Northern Ireland

Formed in Dublin 130 years ago today, who are The Gaelic League (Conradh na Gaeilge)?

The Gaelic League was formed in Dublin 130 years ago to challenge the decline of the Irish language. Picture, The Little Museum of Dublin.
The Gaelic League was formed in Dublin 130 years ago to challenge the decline of the Irish language. Picture, The Little Museum of Dublin. The Gaelic League was formed in Dublin 130 years ago to challenge the decline of the Irish language. Picture, The Little Museum of Dublin.

Founded in Dublin on July 31 1893, The Gaelic League or Conradh na Gaeilge was established with the goal of preserving Irish as Ireland’s national language.

Publishing and encouraging study of Irish language and literature, the gaelic scholar Douglas Hyde was a founding member and would later serve as the first President of Ireland.

Irish as a spoken language was reported to be on the verge of extinction at the time, with the 1891 census stating that as little as 3.5 per cent of the population had been raised to speak it.

The original intent behind the Gaelic League was to be a non-political and non-sectarian organisation open to all Irish men and women.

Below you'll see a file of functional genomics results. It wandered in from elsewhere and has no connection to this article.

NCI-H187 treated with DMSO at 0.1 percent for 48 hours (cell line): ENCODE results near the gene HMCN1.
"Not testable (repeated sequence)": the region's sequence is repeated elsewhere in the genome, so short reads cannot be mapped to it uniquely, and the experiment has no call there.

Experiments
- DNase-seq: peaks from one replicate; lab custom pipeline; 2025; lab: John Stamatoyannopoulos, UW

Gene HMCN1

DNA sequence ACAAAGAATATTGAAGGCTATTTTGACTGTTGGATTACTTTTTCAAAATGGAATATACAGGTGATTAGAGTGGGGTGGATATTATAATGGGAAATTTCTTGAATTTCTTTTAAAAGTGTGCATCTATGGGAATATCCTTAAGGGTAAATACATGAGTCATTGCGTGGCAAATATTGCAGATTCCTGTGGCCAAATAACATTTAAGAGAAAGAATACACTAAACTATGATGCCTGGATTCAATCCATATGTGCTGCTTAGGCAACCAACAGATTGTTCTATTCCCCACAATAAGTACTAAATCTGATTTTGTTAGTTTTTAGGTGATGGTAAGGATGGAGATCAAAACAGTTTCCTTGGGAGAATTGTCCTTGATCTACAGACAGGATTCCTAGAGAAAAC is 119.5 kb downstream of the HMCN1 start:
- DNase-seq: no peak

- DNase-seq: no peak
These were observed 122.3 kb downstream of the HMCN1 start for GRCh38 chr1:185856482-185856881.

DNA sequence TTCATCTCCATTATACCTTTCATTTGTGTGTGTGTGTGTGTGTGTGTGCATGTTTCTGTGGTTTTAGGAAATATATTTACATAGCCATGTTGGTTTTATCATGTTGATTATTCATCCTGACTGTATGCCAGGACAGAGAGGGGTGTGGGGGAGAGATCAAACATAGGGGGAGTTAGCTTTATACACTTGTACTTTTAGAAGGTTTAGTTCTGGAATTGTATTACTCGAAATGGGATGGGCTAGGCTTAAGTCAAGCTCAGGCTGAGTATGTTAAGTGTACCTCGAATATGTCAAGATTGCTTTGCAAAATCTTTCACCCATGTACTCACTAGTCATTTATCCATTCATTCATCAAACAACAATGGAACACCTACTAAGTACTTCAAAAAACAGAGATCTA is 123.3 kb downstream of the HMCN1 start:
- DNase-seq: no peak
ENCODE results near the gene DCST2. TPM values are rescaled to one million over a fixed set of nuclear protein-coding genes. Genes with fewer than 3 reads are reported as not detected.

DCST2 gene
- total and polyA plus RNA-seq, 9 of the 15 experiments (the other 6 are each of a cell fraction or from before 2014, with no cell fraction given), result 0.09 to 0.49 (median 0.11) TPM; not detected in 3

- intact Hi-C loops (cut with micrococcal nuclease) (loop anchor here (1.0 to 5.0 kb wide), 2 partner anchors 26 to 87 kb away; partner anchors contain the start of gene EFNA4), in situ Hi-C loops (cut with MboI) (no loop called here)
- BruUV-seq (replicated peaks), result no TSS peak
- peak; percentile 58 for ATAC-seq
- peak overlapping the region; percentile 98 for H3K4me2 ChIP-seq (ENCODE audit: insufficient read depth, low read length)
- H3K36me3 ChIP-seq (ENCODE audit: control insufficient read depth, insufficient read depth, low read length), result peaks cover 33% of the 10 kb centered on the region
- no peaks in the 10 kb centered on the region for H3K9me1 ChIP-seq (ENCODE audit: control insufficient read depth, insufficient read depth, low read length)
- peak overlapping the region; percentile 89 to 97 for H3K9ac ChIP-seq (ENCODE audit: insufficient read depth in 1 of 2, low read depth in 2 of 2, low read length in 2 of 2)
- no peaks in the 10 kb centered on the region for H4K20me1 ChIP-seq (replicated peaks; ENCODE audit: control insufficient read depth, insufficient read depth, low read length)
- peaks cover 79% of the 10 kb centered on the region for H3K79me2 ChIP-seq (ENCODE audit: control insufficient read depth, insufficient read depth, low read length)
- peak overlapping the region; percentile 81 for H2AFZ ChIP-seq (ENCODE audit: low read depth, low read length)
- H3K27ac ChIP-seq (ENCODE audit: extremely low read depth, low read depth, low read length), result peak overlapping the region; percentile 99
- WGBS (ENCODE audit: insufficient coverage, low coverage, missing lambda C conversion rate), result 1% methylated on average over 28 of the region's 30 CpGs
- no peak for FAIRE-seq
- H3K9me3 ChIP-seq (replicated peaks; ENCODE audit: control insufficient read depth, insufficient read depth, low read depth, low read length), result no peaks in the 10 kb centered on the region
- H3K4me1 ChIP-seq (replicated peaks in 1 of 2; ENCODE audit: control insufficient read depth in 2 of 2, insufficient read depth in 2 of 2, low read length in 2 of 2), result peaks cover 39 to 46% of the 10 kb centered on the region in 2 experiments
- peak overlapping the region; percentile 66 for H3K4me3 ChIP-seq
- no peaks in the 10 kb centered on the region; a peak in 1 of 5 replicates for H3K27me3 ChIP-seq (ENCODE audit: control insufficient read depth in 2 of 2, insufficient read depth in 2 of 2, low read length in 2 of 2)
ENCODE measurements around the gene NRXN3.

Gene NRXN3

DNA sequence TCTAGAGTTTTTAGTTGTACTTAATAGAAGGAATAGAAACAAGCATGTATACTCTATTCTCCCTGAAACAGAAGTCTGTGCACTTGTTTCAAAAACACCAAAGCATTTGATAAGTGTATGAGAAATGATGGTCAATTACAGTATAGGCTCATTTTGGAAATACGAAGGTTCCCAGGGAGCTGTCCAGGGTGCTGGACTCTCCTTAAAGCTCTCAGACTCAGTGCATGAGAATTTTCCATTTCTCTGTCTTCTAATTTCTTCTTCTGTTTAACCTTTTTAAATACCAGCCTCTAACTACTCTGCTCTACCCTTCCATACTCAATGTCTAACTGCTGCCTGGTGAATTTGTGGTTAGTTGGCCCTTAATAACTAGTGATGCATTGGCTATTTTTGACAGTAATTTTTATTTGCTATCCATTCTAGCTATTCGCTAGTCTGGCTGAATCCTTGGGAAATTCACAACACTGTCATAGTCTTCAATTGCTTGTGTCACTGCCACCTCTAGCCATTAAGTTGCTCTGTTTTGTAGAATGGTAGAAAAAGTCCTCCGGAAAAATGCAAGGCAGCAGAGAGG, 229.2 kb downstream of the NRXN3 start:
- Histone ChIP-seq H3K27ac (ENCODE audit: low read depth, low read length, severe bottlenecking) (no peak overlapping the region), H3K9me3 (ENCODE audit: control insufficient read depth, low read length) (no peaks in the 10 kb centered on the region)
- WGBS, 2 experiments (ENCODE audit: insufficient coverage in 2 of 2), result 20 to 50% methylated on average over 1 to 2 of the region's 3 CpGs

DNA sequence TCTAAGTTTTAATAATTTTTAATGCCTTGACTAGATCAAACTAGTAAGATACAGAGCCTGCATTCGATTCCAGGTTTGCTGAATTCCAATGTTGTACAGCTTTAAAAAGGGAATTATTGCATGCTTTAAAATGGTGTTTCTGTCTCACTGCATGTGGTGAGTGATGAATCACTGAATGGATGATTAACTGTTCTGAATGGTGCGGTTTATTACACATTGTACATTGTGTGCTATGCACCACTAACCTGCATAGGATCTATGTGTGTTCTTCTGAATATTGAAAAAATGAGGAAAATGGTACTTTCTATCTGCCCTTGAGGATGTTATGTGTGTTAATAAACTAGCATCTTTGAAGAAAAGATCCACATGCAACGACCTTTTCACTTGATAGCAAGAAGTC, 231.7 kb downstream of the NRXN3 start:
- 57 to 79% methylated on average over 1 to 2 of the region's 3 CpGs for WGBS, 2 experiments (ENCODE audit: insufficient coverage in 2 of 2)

Douglas Hyde.
Douglas Hyde. Douglas Hyde.

Douglas Hyde himself was the son of a Church of Ireland minister and had managed to attract some unionists to join the league, including a Grand Master of the Belfast Orange Lodge.

Despite this, the perception of political neutrality did not last and the vast majority of members came from a nationalist background, with many of those who took part in the 1916 Easter Rising meeting through the organisation.

Read more

  • Belfast City Hall to be lit up in green to mark 130 years of Conradh na Gaeilge
  • Appointment of language commissioners for Irish and Ulster-Scots moves closer

On the Conradh na Gaeilge website, it is described today as the democratic forum for the Irish-speaking community, with the main aim of promoting Irish as the standard language in Ireland.

With nearly 180 branches, the organisation has been a key driving force in recent years in the campaign for an Irish language act in Northern Ireland.